Working remotely is a goal for many, but it comes with challenges that can be tricky to navigate – especially if you’re new to the game. Luckily, here at Remotise we’ve been there and done that, and now we’re here to help.
While every job has its perks and its pitfalls, the bottom line is that remote working provides a sense of freedom and flexibility that most people can only dream of. Here are five of the scariest challenges remote workers face, and our advice for how to handle them.
It’s true that working remotely can be isolating, and if you’re new to remote work it’s normal to worry about being lonely. But it doesn’t have to be this way – and in fact, ensuring it isn’t is now easier than ever. The rise of remote working has led to an increase in online communities, coworking spaces, digital nomad groups, and all manner of communities where you can link up, either face-to-face or online.
A positive way of looking at this is to recognize how your independence will flourish and thrive, instead of focusing on fleeting feelings of solitude. You’ll learn to rely on yourself in a way many people never get a chance to: you set the rules, you work when you want and where you want.
Just because you’re flying solo, it doesn’t mean you’re not still a team player. If you want to feel more connected to your team members, take matters into your own hands and suggest more communication, even if it’s purely social. Remember that you make your own rules – and this is a positive, not a negative, so feel empowered by it!
Image by Selene Nelson
Another aspect of remote work that can be hard to navigate is that you’re always connected. Whereas onsite workers can saunter out the office and physically leave work behind for the night, the same isn’t true for remote workers.
Switching off is even harder when you have clients all around the world, which many remote workers do; you might be just settling down to Netflix and a glass of wine when a flurry of urgent emails arrive from the other side of the world. So how do you get around this?
Once again, as a remote worker, remember that you set your own rules (within reason!), so you need to set your own boundaries. Maybe start by switching your phone on airplane mode after 8pm, or turn your email onto ‘Do not disturb’. It’s a good idea to give your teammates a way of reaching you if there really is an urgent matter, but these should be for emergencies.
Never forget the importance of switching off and recharging. When your office also happens to be your home, it’s more vital than ever to find balance. It may take time to figure out what works, but keep your health and well-being a top priority.
Not having enough work
Not having enough work isn’t a concern that affects all remote workers – but it does affect a lot. This basically comes down to whether you’re freelance or not. If you work remotely but have a full-time, permanent job, you won’t have this worry, but because such a large proportion of remote workers are freelance, it’s a legitimate concern for many.
But don’t forget that it takes time to build up regular work. Even the best freelancers have dry spells, and while it can be scary, try to enjoy your downtime while you have it; next month you could be flat out!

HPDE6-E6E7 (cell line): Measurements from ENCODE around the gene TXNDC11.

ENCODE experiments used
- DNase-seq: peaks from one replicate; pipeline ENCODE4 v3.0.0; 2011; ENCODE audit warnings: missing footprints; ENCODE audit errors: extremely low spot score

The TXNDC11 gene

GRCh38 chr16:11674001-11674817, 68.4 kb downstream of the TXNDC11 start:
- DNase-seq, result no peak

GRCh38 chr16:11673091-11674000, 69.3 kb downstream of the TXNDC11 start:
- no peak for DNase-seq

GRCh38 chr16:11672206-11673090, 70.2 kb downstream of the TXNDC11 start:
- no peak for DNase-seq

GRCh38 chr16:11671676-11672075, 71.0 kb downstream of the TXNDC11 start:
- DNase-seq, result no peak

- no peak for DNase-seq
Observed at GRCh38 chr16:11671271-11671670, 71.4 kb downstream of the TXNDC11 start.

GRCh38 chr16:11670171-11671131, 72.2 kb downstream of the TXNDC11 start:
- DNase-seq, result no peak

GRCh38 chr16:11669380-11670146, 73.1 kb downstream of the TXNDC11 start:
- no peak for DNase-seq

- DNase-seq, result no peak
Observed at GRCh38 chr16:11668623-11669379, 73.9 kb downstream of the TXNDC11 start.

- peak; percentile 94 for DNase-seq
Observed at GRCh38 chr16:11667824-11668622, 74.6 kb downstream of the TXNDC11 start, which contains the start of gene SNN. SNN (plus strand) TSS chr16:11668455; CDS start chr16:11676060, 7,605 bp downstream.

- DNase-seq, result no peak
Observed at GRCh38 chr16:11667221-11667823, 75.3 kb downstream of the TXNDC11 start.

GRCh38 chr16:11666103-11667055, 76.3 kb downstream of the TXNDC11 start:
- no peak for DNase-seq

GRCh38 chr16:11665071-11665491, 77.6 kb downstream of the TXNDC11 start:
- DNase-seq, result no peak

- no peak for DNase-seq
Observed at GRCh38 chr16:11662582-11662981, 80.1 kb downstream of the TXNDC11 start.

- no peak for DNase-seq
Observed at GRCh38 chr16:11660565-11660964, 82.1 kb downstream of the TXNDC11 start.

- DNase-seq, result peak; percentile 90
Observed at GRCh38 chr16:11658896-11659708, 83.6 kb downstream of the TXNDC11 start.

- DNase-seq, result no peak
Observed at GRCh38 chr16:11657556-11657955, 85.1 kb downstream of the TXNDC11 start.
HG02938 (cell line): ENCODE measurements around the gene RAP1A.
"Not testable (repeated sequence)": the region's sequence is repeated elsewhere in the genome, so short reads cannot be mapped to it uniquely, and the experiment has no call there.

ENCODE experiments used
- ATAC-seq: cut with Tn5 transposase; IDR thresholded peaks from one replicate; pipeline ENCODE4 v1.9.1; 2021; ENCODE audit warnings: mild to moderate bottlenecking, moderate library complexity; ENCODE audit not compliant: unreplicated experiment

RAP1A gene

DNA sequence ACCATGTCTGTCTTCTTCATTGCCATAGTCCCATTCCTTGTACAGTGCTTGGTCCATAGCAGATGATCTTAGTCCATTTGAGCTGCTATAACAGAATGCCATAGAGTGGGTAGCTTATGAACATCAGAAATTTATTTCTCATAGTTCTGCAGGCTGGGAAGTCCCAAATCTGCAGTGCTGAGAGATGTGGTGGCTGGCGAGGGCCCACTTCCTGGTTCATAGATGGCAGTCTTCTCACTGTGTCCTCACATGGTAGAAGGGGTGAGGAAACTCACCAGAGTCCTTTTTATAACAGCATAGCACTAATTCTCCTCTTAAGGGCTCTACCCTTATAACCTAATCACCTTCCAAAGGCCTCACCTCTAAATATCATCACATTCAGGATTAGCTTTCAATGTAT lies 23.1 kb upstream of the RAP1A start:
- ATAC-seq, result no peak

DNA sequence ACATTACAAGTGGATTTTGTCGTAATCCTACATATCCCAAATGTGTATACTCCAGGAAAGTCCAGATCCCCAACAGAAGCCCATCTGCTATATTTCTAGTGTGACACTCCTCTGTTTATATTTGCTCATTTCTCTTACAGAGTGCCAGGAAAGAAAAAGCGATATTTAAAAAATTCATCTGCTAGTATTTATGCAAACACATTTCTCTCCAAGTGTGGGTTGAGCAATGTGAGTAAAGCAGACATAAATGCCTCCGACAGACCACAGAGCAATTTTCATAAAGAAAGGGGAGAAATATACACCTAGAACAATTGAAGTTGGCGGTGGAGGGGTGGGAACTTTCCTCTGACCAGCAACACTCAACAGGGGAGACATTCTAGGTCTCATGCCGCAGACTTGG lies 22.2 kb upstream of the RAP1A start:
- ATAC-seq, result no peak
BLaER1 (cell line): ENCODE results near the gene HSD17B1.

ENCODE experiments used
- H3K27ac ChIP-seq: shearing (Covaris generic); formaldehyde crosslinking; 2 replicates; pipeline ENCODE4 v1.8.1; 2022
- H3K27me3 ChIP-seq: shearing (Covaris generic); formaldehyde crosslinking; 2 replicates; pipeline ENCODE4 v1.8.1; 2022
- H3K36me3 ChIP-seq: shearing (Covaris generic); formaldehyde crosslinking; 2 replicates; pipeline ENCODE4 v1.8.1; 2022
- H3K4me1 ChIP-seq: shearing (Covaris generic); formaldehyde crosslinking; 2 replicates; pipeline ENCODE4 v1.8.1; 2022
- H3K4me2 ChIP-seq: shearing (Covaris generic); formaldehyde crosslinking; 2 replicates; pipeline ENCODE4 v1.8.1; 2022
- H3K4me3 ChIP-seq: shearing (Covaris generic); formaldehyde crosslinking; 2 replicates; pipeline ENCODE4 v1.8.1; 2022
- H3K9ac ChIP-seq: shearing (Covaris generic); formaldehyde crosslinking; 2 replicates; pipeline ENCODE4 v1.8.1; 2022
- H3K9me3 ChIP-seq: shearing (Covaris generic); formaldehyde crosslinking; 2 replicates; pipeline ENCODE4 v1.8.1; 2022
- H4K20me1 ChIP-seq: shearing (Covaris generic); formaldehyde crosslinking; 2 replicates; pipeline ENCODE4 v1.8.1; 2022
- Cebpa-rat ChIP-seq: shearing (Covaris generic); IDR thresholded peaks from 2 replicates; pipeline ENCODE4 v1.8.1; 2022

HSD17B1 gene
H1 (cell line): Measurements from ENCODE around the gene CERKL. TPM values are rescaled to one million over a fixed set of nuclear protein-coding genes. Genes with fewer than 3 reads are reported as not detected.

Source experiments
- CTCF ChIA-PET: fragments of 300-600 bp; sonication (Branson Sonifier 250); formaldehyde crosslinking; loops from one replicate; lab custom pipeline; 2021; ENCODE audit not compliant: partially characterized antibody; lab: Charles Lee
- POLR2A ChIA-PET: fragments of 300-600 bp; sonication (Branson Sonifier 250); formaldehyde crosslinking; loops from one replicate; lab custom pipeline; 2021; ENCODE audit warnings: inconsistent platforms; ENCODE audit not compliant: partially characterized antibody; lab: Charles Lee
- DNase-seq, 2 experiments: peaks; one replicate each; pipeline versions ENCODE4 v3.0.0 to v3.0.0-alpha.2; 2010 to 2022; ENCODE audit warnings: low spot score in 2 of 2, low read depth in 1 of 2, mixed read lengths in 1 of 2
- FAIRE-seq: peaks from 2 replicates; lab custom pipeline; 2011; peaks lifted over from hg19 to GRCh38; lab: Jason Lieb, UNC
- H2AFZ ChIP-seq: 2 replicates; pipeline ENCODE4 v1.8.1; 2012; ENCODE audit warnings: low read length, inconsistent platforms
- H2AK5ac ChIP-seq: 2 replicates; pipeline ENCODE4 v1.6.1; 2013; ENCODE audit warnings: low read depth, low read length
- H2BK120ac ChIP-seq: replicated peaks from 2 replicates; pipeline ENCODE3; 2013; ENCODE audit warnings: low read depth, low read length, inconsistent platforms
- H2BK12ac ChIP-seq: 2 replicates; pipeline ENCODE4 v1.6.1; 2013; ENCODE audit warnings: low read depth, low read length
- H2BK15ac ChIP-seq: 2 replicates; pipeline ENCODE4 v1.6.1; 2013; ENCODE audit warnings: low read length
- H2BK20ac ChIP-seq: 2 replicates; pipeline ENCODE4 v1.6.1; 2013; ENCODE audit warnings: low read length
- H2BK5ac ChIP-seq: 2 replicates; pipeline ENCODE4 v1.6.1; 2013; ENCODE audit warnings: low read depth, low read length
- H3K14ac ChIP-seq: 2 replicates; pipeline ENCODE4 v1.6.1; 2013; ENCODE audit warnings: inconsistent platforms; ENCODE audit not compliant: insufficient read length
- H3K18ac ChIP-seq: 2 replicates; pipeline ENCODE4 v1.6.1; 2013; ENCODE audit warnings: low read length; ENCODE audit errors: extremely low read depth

The nature of freelancing is unpredictable and that’s something you should try to embrace… but if you feel strongly that you won’t be able to handle the ‘feast or famine’ nature of the job, listen to your gut. Freelancing isn’t for everyone, but that doesn’t mean remote work isn’t for you.
There are countless full-time remote positions available all around the world, so if you need that security, just tailor your search for full-time jobs, and boom – problem solved!
Not being able to advance
Just as many budding remote workers worry about not sourcing enough work, they also worry that their opportunities for advancement will be stifled. Many studies do suggest that the more visible you are at work, the more chances you have of a promotion, a raise, or even basic recognition.
But there’s absolutely no reason why remote work should hold you back – and the very fact that you’re not tethered to a single organisation means you’re better able to explore other opportunities. If you’re bouncing from client to client with no stability and no repeat referrals, then this fear might be warranted, but again this only applies if you’re freelance.
Further, the idea that career advancement doesn’t exist for freelance remote workers is totally unfounded. The more successful you are, the higher you can raise your rates, and the more picky you can be with the projects you take on. You’ll have the ability to take on a full-time remote position, if you so wish, or continue to climb the ladder of a variety of remote positions.
When you work remotely, the world really is your oyster.
Not communicating enough
In a way this last challenge is linked to the first – isolation – but it affects your actual work rather than your state of mind. Working remotely, particularly when your colleagues are dispersed around the world, can mean you just don’t enjoy the same regular contact and communication as office-based workers.
If you want to ask a question or get important feedback, you can’t just pop across the office and ask someone to have a look. Then there’s the panic of doing something wrong and not being able to find anyone to help immediately. But there’s still no need to worry.
Bear in mind that these are normal issues that come with working remotely. It’s par for the course that sometimes communication will be delayed – and most people who work remotely know this and understand it.
Nowadays, as long as you have a wifi connection and a work collaboration tool, it really isn’t hard to stay on the same page as your teammates, no matter where you are. If you’re starting out and feel you need a little more guidance to begin with, don’t be afraid to communicate that to your colleagues.